Harmony: So he really proves himself in battle and then he starts to gain these promotions and this stature?
Scott: He begins to gain promotion rather early on starting with Quebec. He obviously he doesn't gain promotion fast enough for himself according to what he feels he is capable of doing and what he is deserving of, but obviously Washington absolutely trusts him. Wants him to be promoted. Wants his seniority regained as far as other officers. There were five junior officers who were brigadiers who had been appointed major generals ahead of him and he felt slighted by that. He offered up his resignation many times, but Washington kept saying "Atay with us, stay with us, stay the course with us."
Harmony: Even though he has a reputation as a hothead and a very driven man, as far as we know, and what the record tells us is that he starts out as a great American hero. I mean these are qualities that we would celebrate had he not turned coat. Where does the tide turn for him? What makes him begin to kind of eye his opportunities with the other side?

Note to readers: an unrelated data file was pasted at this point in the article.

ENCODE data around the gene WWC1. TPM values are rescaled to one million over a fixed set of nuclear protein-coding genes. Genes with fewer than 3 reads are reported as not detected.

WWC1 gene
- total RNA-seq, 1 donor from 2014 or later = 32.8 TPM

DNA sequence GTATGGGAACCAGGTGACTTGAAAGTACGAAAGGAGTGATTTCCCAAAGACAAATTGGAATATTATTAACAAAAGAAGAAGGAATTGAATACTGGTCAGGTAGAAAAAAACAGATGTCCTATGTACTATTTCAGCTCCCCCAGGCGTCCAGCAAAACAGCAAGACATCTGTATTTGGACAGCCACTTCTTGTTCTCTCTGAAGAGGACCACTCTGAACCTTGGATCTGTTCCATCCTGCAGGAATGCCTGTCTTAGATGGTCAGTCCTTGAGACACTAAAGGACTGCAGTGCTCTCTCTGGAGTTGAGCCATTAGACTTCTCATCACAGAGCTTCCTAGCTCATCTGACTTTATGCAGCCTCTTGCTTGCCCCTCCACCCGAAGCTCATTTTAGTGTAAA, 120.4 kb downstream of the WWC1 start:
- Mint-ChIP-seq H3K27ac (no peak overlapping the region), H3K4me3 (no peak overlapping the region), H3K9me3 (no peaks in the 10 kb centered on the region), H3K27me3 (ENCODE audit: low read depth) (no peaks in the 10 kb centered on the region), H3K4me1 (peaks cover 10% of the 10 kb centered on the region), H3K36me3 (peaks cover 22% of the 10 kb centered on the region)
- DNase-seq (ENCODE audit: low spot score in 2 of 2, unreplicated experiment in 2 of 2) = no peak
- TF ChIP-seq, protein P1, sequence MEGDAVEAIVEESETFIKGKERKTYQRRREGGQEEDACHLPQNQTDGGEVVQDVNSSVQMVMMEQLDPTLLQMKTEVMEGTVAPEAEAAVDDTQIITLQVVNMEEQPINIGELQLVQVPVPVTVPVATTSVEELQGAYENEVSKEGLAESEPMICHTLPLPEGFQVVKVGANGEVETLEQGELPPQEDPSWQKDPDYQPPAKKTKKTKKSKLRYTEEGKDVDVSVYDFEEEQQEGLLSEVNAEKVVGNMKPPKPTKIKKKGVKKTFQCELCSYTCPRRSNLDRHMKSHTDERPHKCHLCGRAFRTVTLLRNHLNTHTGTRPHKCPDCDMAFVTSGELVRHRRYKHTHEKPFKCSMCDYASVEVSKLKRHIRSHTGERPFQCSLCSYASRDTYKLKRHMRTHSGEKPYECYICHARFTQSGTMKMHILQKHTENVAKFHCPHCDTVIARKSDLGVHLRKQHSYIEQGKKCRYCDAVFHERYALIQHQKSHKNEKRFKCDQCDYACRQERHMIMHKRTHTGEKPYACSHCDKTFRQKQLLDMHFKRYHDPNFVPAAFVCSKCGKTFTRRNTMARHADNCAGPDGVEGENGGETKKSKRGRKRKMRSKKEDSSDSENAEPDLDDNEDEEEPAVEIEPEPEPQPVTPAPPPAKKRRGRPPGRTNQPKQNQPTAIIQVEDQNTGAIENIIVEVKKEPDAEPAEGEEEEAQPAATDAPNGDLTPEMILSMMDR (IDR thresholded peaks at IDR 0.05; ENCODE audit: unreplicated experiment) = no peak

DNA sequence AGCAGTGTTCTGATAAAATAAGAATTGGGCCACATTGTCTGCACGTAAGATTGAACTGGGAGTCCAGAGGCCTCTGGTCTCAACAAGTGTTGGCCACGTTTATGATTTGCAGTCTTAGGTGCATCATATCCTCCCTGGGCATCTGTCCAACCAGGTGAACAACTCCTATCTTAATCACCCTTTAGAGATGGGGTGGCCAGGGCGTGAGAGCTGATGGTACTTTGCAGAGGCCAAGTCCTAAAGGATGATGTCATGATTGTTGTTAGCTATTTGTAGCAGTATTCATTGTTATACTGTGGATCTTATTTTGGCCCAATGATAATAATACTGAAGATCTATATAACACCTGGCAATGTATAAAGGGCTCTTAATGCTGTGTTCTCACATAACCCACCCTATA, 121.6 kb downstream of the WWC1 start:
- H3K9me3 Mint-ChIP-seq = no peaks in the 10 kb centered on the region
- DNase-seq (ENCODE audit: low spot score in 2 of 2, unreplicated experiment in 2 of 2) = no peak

Scott: I believe you can say 1778-'79. That's when he's making overtures to the British in '79, and we know that. I think, however, it goes back much further than that. I think it's not one blow that brings a man to any decision or brings a man to his knees or brings him to great heights, it's the cumulative effect of many. And I think that's what happened to Arnold. Early on he was slighted. I think, and this is once again the only person that knows these things are Benedict Arnold and he's gone. He's left very little evidence so I can only use the information that I have and the years that I've tried to portray this man honestly.